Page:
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Is the 'Stroke Belt' worn from childhood?: risk of first stroke and state of residence in childhood and adulthood

By M. Maria Glymour, Mauricio Avendano and Lisa F. Berkman

Abstract

Background and Purpose— Most Stroke Belt studies define exposure based on residence at stroke onset. We assessed whether residence in the Stroke Belt during childhood confers extra stroke risk in adulthood, even among people who left the region. Methods— Stroke-free Health and Retirement Study participants (n=18 070) followed up (average, 8.4 years) for first stroke (1452 events) were classified as living in 1 of 7 Stroke Belt states in childhood or at study enrollment (average age, 63 years). We used Cox proportional-hazards models to compare stroke risk for people who had never lived in the Stroke Belt with those who had lived there at both ages, in childhood only, or in adulthood only. Results— Compared with never having lived in the Stroke Belt, the hazard ratio for Stroke Belt residence in both childhood and adulthood was 1.23 (95% CI, 1.06, 1.43) and for Stroke Belt residence in childhood only was 1.25 (95% CI, 1.02, 1.55). Stroke Belt residence at enrollment but not during childhood was not significantly related to stroke risk (hazard ratio=1.01; 95% CI, 0.70, 1.46), but the small sample in this group resulted in wide CIs. Results changed little after risk factor adjustment, including comprehensive adult socioeconomic measures. Subgroup analyses found similar patterns by sex and birth cohort. In contrast, blacks who had lived in the Stroke Belt in childhood only did not appear to have significantly elevated stroke risk compared with blacks who had never lived in the Stroke Belt. Conclusions— The excess stroke risk for people who had lived in Stroke Belt states during childhood implicates early life exposures in the etiology of the Stroke Belt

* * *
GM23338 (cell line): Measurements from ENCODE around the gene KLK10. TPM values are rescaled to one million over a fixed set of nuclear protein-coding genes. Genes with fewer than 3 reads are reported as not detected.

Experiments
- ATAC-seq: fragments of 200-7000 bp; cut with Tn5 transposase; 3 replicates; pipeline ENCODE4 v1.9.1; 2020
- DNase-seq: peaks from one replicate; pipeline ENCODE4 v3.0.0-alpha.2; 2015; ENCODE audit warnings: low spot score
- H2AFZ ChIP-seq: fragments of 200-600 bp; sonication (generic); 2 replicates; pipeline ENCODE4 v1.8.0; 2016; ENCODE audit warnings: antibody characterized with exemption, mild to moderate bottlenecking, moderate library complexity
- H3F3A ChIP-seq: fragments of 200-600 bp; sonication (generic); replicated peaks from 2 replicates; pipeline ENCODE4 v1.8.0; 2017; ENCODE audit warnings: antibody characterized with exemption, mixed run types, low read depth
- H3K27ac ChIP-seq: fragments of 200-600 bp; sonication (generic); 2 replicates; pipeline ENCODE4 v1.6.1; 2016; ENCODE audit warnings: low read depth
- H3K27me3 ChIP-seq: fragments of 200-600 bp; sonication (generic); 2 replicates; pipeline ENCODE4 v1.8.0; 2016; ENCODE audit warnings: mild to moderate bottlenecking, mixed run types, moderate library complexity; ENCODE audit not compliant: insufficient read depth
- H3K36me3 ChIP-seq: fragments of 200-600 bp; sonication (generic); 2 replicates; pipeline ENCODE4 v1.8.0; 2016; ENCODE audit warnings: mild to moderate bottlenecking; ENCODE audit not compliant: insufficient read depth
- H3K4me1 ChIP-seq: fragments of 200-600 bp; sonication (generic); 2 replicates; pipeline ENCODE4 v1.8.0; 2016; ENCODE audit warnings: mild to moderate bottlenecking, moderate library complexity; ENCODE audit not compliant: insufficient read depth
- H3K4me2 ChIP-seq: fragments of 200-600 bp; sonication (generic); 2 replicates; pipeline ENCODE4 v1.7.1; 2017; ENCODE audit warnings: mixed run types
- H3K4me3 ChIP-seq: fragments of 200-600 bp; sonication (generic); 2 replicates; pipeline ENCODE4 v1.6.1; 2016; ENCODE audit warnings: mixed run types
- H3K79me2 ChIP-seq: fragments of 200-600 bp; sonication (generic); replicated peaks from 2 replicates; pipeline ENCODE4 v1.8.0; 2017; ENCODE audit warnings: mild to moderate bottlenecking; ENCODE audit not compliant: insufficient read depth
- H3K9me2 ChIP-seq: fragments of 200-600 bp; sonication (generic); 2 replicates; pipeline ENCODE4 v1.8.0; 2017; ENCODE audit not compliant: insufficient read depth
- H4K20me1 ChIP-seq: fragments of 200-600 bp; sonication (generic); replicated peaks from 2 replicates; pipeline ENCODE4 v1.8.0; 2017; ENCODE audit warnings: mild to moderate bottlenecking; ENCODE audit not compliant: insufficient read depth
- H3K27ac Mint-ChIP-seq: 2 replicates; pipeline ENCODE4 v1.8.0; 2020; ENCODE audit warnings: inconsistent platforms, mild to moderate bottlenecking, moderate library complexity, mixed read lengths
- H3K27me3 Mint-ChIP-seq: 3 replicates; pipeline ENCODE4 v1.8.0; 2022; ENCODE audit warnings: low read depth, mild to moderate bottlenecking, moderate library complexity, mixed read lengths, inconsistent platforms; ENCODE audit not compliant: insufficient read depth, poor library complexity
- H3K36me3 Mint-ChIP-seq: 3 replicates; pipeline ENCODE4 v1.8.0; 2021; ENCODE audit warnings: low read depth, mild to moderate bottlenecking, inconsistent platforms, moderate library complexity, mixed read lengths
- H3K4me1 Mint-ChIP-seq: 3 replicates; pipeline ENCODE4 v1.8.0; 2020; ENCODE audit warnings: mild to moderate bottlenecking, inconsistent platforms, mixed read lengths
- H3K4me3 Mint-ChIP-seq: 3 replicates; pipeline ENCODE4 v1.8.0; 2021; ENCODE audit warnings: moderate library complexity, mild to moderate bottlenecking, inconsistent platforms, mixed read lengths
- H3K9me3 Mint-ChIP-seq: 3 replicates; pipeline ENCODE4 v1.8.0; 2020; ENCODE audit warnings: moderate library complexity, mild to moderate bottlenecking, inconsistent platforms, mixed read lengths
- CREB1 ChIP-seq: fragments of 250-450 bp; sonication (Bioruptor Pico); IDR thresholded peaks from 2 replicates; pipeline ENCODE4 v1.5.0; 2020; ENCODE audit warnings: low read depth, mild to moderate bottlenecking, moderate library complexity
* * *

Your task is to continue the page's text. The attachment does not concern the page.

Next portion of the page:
Topics: RA Public aspects of medicine
Publisher: American Heart Association
Year: 2007
DOI identifier: 10.1161/STROKEAHA.107.482059
OAI identifier: oai:eprints.lse.ac.uk:36735
Provided by: LSE Research Online
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